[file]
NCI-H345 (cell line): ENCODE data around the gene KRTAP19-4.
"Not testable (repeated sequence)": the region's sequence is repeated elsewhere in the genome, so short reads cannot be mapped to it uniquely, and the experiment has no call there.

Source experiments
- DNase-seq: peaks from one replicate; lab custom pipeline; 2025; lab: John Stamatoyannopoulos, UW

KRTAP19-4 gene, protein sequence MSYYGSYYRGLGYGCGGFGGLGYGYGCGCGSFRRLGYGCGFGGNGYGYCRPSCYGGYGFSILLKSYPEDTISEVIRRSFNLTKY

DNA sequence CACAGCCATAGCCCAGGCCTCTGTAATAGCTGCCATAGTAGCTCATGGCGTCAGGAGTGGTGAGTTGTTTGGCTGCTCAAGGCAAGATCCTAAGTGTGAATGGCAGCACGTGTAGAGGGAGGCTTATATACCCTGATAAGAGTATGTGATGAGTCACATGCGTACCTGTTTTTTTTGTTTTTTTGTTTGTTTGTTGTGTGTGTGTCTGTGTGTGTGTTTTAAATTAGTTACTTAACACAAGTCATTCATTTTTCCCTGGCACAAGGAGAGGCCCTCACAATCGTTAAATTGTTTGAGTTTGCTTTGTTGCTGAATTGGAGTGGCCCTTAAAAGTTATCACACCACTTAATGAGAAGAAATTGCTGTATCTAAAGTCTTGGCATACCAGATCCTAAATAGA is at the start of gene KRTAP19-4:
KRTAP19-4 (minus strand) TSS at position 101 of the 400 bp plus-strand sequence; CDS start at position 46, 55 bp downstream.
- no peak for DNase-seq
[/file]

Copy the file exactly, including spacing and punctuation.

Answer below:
NCI-H345 (cell line): ENCODE data around the gene KRTAP19-4.
"Not testable (repeated sequence)": the region's sequence is repeated elsewhere in the genome, so short reads cannot be mapped to it uniquely, and the experiment has no call there.

Source experiments
- DNase-seq: peaks from one replicate; lab custom pipeline; 2025; lab: John Stamatoyannopoulos, UW

KRTAP19-4 gene, protein sequence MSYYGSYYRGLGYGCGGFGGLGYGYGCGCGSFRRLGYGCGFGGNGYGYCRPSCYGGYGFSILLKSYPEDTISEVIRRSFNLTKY

DNA sequence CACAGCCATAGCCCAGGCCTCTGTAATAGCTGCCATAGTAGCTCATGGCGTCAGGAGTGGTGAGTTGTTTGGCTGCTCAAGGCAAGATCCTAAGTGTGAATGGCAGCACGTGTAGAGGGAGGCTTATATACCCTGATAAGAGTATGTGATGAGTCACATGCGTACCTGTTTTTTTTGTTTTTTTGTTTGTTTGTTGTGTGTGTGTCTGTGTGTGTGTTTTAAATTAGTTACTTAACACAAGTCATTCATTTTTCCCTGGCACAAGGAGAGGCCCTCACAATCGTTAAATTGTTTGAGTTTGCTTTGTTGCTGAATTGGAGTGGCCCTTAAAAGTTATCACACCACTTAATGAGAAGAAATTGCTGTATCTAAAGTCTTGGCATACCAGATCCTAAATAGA is at the start of gene KRTAP19-4:
KRTAP19-4 (minus strand) TSS at position 101 of the 400 bp plus-strand sequence; CDS start at position 46, 55 bp downstream.
- no peak for DNase-seq